Chihuahuas race for trip to California
Published May 20, 2007
LEAGUE CITY — “Brownian motion” is the term scientists use to describe the random, chaotic motion of molecules in a liquid. It’s also not a bad way to describe the path of contestants at the annual PETCO Unleashed National Chihuahua Race-Regional Finals, which were at the League City PETCO store Saturday.
Informal stats showed that out of each heat of 10 racers, perhaps three made a beeline across the 10-yard course to the arms of their encouraging owners, who enthusiastically waved dog treats and favorite toys. The rest of the field seemed to find the brightly dressed crowd, media photographers and fellow runners to be of far more interest. This resulted in the type of melee associated with turning a class of first-graders loose at recess — though with much more face licking.
Some whispered parental encouragement into their dogs’ ears as the pre-race tension built for each heat. After one race, an owner gently picked up his miniature entry. The dog had chosen to orbit behind the starting line instead of heading for the finish. He said, “You’re still a winner” to his loving, if directionally challenged, pet.
Patricia Glatt wore a photo button with her entry’s likeness and the phrase “Tweeter is #1” on it. She drove down from Houston to race Tweeter, who is a California native. “He’s the fastest dog in the world,” she said. “Tweeter told me that he wants to show everybody what he can do and win the race.”
Many of the star entries sported costumes appropriate for their athletic status. One wore an Astros uniform complete with ball cap. Another was dressed in a pink, feathered tutu, while others bore message shirts such as “No pictures, please,” “model material,” or “I’d rather be shopping.”
PETCO’s entry standards were liberal. Janelle Watts, a marketing coordinator for the chain, said that even handicapped pets had been allowed to race.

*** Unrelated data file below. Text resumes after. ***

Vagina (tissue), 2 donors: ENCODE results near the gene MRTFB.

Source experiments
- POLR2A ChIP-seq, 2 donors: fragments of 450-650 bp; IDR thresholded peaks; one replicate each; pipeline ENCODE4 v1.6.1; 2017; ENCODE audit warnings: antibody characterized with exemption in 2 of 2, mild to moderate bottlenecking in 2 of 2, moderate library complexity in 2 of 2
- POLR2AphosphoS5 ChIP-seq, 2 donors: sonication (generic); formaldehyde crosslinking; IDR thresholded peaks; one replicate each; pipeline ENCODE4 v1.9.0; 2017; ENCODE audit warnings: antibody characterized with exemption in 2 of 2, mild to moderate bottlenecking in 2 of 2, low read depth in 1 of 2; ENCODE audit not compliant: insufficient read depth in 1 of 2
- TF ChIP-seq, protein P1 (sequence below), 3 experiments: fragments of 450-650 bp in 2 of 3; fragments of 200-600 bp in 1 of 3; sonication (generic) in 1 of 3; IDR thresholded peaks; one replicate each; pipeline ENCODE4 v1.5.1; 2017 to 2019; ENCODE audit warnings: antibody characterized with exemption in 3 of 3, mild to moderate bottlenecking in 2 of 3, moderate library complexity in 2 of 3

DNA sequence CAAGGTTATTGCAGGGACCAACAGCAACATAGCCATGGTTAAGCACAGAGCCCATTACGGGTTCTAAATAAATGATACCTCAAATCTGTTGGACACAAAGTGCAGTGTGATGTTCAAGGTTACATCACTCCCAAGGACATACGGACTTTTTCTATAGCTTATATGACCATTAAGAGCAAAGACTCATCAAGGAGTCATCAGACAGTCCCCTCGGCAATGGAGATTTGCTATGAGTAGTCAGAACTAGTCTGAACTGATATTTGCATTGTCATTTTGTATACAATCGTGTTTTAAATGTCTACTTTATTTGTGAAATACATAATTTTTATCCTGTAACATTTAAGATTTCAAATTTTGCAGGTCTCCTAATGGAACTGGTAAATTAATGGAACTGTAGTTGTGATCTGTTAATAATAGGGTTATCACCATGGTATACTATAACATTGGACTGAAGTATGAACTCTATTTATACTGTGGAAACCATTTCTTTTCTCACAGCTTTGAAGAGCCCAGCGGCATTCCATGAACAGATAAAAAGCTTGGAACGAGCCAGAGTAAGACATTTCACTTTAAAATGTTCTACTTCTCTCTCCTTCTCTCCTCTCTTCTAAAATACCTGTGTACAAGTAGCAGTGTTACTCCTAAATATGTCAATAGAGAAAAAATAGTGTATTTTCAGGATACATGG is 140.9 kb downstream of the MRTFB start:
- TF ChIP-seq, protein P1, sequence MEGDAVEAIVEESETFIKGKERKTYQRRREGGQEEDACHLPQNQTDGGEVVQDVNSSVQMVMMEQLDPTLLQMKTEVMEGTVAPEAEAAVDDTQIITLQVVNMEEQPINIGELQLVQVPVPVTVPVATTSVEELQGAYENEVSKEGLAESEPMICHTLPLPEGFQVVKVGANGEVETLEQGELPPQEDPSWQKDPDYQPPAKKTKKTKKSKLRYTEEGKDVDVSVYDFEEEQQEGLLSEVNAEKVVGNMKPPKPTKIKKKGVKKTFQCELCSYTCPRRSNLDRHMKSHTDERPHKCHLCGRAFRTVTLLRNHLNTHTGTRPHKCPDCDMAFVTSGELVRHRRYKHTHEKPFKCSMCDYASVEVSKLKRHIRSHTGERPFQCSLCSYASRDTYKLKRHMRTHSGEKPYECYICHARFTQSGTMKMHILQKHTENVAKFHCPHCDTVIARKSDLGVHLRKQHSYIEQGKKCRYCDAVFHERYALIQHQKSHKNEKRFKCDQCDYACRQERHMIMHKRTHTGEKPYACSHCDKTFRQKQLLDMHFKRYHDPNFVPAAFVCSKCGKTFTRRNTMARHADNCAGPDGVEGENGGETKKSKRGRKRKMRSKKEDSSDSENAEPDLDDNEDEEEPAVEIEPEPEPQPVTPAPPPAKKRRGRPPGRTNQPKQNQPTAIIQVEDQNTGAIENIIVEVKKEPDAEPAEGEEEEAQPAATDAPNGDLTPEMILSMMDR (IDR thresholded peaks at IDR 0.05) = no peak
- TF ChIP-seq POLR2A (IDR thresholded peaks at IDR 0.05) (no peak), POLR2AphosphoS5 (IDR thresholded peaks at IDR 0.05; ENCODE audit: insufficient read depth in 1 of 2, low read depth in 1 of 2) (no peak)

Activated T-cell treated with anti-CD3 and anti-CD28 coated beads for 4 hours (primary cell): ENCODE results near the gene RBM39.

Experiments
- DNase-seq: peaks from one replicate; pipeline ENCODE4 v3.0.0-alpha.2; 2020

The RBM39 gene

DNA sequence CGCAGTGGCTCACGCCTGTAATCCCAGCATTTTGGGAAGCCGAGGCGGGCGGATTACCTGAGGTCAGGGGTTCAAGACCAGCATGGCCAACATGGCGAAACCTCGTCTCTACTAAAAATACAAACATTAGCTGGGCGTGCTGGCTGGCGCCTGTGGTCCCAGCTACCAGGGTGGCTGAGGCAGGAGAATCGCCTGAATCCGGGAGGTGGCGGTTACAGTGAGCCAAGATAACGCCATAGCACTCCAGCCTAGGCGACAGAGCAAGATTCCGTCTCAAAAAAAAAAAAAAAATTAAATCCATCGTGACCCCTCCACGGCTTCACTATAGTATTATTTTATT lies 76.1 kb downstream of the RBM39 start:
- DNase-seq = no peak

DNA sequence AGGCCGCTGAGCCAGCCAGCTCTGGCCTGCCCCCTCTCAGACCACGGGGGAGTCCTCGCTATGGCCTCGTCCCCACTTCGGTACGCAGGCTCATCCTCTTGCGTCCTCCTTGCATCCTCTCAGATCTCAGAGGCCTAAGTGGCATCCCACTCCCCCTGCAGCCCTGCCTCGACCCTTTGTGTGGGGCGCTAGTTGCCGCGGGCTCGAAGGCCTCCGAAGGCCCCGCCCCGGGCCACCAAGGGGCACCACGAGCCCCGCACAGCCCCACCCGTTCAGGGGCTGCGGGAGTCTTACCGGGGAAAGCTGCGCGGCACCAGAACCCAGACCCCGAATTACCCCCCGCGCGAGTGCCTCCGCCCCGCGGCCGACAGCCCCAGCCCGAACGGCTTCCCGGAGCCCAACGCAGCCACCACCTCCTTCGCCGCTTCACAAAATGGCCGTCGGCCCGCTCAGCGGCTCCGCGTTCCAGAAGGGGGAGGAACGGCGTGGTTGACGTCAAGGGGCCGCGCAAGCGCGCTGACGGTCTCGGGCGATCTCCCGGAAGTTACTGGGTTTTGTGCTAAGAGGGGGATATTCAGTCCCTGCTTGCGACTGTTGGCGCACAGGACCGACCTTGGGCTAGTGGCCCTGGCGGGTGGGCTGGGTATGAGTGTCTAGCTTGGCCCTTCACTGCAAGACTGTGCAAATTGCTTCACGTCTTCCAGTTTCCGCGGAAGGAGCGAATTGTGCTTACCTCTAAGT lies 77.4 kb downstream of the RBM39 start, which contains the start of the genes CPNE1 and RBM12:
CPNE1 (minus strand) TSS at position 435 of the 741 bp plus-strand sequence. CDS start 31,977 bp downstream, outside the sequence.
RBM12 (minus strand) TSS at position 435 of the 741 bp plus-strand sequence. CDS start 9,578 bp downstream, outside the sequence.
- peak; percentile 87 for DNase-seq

“The two-legged Chihuahua ran halfway, sat down and rested, and then finished the race,” she said. “It’s all about the fun and the human-animal bond.”
A few raced without livery, but their owners made up for it. Angela Draut of Katy, spokewoman for the Tacito Belle Racing Team, said: “She’s running for the border. All seven of us have shirts, but Tacito Belle runs au natural.
“She’s 4 months old, but at home acts as if she were a 2-year-old terror.”
She confided that she brought Tacito into a restaurant covertly for a Mother’s Day celebration.
“I think we’re a little sick in the head over this dog.”
She had outfitted her entire family with black or pink T-shirts with the team name, a flame background and a photo portrait of her Tacito wearing what could only be described as a don’t-mess-with-me expression.
The American Kennel Club requires Chihuahuas to weigh in less than 6 pounds, with many topping the scales at much less.
The lineage of the breed does trace to Mexico, while some sources believe that it began with a Chinese hairless crossed with a native Totanec canine. The breed is currently rated at No. 11 in U.S. popularity.
The national finals will be in San Diego, Calif., this September.
Daisy, a brown and black Chihuahua edged out Tweeter, Tacito and more than 120 other dogs to become the local representative at the national finals. Daisy’s owner, Wendy Walden, drove in from Dallas and was first in line to register for the race Saturday morning.